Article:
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Prototyping and other endeavors

Prototyping and other endeavors

In the last post we mentioned how we collaborated with different subcontractors in order to go from samples to garments. The fashion designer, pattern maker and tailor helped us immensely in this undertaking, and made it a reality to have some final garment pieces ready just in time for the planned treatments with our partners in Hub Valencia.

In this post we will elaborate on the process of making the garments ready for the final finishing treatments, plus shortly gather the learnings when making a Life Cycle Analysis and looking into the amount of water used in material production.

First to prototyping

To get the final garments ready we went through 3 main phases: ideation, testing and prototyping as a part of our iterative process.

Ideation ⇆ Test ⇆ Prototype

Materials (craft/industry, treatments, thicknesses)

Design (sketches, mood board, style, finishing, details, sizes)

Pattern (fit, size, style, technology, risk/changes)

Decisions on choice of materials, development of design and making of patterns all informed each other and created the basis for the iterative process of going from idea to prototype. Testing each idea and outcome was necessary to move forward and get wiser.

We could again not have done this without the particular expertise of Sophia Wameling, fashion designer, and Silvia Wald (Gravitex), pattern maker and Toni König, tailor. With the informative feedback of these experts we were able to take the right choices in terms of style and fitting, in the end obtaining some prototype garments we were extremely pleased with. We have learned so much, which will help us indescribably next time we develop some new garments or  refine the ones we have just developed.

Other endeavors: Life Cycle Analysis and Wastewater

While producing New Blue Crafts, we calculated how much water went into production. Hereafter we made an overall map of the travel of the material, including the waste and resources required in each step. We want to publish the findings in an easy to understand graphic on our soon to come new website. It was a very insightful process and we can highly recommend it to anyone involved in any kind of production. For this we also have some learning points. Apparently, wastewater has to be cooled down to 4 degrees celsius in order to be in proper state for analysis, contained in a clean bottle, at the right amount (around 1 liter should do). The wastewater excerpt has to be cooled down from when it is taken until the point it enters the lab for analysis.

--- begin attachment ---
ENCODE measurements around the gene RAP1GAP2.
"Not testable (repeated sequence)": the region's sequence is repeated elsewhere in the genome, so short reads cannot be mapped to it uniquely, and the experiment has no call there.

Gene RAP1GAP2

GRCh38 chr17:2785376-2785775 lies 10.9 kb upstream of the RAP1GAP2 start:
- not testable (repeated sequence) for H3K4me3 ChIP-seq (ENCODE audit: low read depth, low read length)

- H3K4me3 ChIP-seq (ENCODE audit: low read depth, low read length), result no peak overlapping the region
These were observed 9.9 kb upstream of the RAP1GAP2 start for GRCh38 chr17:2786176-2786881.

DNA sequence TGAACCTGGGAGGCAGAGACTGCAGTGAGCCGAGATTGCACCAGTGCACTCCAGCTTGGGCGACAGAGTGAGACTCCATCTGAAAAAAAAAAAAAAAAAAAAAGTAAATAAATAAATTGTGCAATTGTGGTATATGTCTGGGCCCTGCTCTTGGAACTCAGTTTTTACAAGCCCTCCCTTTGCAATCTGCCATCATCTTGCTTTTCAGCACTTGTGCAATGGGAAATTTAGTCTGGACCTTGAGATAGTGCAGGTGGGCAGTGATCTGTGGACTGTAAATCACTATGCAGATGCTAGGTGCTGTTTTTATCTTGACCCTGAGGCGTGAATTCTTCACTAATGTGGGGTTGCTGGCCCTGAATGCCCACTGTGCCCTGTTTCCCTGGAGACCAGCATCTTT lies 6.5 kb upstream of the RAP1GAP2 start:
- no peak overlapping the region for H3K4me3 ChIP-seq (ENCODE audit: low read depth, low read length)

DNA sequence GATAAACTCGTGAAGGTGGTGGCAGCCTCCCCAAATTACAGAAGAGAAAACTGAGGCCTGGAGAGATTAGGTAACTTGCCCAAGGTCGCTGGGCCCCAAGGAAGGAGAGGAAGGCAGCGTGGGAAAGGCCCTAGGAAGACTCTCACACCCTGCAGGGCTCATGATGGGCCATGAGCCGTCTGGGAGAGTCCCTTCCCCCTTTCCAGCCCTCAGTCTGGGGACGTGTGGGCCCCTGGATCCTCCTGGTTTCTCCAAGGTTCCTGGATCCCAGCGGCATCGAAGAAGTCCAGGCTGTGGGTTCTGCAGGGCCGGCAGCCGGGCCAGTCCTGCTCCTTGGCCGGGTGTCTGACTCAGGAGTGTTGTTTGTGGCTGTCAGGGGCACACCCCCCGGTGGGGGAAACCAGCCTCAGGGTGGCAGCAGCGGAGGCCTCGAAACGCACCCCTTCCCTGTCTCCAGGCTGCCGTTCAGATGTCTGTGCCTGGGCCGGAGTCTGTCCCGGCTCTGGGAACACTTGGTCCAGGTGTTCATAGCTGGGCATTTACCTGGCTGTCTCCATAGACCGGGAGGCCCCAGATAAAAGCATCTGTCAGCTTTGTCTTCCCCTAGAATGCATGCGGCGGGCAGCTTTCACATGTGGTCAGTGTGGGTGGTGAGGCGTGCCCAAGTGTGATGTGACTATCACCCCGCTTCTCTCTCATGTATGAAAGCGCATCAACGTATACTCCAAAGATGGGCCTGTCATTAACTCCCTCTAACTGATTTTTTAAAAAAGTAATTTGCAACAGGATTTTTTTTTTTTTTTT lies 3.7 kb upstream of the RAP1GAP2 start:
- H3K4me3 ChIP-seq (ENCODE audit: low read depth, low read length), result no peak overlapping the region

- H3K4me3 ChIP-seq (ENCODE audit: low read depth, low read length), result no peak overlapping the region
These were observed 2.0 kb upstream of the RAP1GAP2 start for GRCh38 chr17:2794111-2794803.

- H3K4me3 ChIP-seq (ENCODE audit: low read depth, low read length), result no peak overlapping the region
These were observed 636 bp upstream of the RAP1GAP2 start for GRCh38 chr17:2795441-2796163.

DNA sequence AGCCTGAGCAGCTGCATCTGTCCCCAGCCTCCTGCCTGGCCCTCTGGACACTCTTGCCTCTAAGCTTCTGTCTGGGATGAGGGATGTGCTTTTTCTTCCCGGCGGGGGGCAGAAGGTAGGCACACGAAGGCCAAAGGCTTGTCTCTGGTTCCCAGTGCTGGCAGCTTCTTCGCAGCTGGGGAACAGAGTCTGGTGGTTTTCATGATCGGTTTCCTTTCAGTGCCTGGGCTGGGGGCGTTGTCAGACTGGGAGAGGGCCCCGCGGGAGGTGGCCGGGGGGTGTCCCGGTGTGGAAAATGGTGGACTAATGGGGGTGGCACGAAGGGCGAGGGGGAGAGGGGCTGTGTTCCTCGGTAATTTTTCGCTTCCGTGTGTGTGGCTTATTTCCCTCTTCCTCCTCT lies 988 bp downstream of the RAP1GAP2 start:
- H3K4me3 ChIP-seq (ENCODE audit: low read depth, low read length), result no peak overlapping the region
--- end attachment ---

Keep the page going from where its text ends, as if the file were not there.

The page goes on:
Sometimes learnings inform each other and happen in a structure that enforces the quality of the output, like our prototyping, other times you just have to learn the hard way and redo the tasks you had set your mind on when the time is right. We now know what a life cycle analysis requires and are realising that this is also an organic entity that changes as material input, production and other factors slightly change.

We are happy with the outcomes and learnings we have gathered in this phase of prototyping. Next step is to travel to Hub Valencia with our garments and to post-treatments on them. Wish us luck! We know we will be in good hands and have the right amount of structure and expertise to secure a positiv result and well considered solutions.

Hub Valencia - Tim Van der Loo & Sandra Nielsen
Author: Hub Valencia - Tim Van der Loo & Sandra Nielsen

Tim van der Loo (Material designer) and Sandra Nielsen (Techno anthropologist) joined forces together in their new venture, tackling the problem of wasted textiles. With their hands on and in depth field research they work on closing the loop of textiles in the fashion industry. With wasted jeans taking the main stage (New Blue), Nielsen and Van der Loo work together with researchers, scientist and brands to develop circular material products and concepts converting material seen as 'waste' into reincarnated textiles that tell a story of its life before.

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